Game market under attack by alien world
Netmarble isn’t alone.
Blueside, one of the first-generation game developers, had been working on its “Kingdom Under Fire II,” a sequel to its real-time simulation game that sold more than 2 million units worldwide, for five years as of this year. The work schedule is being delayed because of a shortage of funds.
“It’s not just Blueside,” said an industry official. “The domestic game industry overall is in crisis.”
Although the game industry was chosen by President Park Geun-hye after her inauguration as one of the five global killer content sectors that would help boost her creative economy initiative, the industry itself is at risk. The other four are the publishing, broadcast, animation, music and film fields, but the game industry represents about 80 percent of Korea’s content-related exports.
Industry insiders note that excessive regulation in the game industry is discouraging companies from developing and launching new products.
“Unlike Korea, Chinese game companies including Tencent Holdings, are launching several hundred games,” said an executive at a game company. “If this continues, the time will come when Chinese companies take away Korean companies’ positions in the industry that includes not only online games, but mobile games.”
In recent years, the National Assembly has been pouring out bills that regulate the game industry in general. Earlier this year, there were two proposed bills to prevent Internet game addiction and support the cure of addicts. They suggested expanding the shutdown system and requiring game companies to contribute 1 percent of their sales to a fund to treat people hooked on online games. The contribution percentage is more than three times the 0.35 percent that the horse racing and gambling businesses pay.
Industry regulations are being pinpointed as the main cause for the increasing cost of developing games.
According to the Korea Internet and Digital Entertainment Association, game companies are required to spend 1 billion won to 2 billion won ($942,504 to $1.9 million) more on each game they develop to comply with the forced and selective shutdown systems that have been enforced since 2011. The forced shutdown system prevents gamers under the age of 16 from playing online between midnight and 6 a.m., while the selective shutdown system allows juveniles aged 18 or younger to be cut off from online game connections at the request of their parents.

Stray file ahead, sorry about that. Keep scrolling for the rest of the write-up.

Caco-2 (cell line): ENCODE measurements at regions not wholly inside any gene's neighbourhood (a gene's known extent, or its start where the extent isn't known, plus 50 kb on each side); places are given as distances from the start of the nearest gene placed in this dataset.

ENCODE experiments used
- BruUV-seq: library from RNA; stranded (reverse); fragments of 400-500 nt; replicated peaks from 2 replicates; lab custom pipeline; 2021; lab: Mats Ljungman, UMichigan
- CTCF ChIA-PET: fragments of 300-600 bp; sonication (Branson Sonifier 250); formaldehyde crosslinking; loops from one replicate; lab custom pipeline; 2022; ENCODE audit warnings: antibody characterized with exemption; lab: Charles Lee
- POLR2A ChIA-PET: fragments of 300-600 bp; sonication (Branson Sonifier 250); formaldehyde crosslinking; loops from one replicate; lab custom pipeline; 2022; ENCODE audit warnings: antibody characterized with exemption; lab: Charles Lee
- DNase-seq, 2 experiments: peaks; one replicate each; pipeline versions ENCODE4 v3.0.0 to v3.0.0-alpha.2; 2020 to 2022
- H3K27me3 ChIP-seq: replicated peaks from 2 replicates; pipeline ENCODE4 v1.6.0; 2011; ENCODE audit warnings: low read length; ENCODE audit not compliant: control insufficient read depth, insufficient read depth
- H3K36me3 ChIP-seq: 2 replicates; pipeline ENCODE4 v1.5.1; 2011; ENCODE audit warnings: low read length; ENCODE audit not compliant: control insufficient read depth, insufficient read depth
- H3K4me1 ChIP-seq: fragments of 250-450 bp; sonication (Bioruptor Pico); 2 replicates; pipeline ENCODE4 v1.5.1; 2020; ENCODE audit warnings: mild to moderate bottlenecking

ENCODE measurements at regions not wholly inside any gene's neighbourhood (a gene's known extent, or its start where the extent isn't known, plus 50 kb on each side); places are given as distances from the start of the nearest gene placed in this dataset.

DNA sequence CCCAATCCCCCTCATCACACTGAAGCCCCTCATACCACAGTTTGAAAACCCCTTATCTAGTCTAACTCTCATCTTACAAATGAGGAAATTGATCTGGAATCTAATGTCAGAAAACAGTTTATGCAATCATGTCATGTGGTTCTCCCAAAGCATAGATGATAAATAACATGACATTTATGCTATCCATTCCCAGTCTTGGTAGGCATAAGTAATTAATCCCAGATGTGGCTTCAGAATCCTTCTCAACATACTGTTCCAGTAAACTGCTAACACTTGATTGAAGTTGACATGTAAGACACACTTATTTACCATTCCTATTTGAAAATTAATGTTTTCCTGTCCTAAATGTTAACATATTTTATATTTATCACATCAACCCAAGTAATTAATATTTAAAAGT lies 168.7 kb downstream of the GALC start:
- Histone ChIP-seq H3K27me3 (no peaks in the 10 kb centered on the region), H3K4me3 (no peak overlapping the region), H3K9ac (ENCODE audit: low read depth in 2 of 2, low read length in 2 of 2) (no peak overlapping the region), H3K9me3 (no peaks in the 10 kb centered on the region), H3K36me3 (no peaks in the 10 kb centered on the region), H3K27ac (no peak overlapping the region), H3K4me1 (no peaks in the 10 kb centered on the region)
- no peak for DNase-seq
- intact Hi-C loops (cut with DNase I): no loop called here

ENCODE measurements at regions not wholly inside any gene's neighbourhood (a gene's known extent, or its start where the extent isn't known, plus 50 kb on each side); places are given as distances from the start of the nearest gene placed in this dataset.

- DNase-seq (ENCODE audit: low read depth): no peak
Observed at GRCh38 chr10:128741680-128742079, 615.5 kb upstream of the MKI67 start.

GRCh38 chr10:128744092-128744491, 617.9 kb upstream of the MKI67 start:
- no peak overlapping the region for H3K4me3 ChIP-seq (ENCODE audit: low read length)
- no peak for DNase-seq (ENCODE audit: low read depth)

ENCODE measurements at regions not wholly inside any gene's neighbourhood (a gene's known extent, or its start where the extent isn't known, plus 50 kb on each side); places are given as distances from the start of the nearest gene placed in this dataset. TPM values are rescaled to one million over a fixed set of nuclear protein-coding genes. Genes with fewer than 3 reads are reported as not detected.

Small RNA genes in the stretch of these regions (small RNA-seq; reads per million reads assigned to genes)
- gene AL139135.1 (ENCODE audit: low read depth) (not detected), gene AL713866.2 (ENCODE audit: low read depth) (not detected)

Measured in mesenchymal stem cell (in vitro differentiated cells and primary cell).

If the bills proposed this year become law, game companies will face a heavier financial burden during development. The number of newly-released games in Korea have already dropped almost 50 percent, from 2,857 in 2011 to 1,444 in 2012.
“The cost needed to launch a new game is too much for game developers to bear,” said an industry official.
What’s more, many domestic game developers have been sold to Chinese companies or are receiving investments from them. Tencent is known to have invested in shares worth 4 billion won in a local game developer called NSE Entertainment. Also, Shanda Games acquired Korea’s Actoz Soft, developer of “The Legend of Mir,” and Eyedentity Games, which developed “Dragon Nest.”
Figures show that gamers at Korean PC rooms are turning to foreign games.
In 2011, 52 percent of total hours at PC rooms by gamers were spent playing local games, according to the Game Rating Board. Now, only 27 percent are. The game “League of Legends,” which has been popular since last year, was developed by United States-based Riot Games and is operated by Tencent.
“Korea’s game industry that has been the foundation of the country’s content exports is being pushed by Chinese companies that receive lots of support from their government,” said Kim Sung-gon, director at the Korea Internet and Digital Entertainment Association. “The jobs of around 95,000 people in the game industry are at risk because of regulations pushed by the government and political circle.”
BY KO RAN, CHO HYE-KYUNG [firstname.lastname@example.org]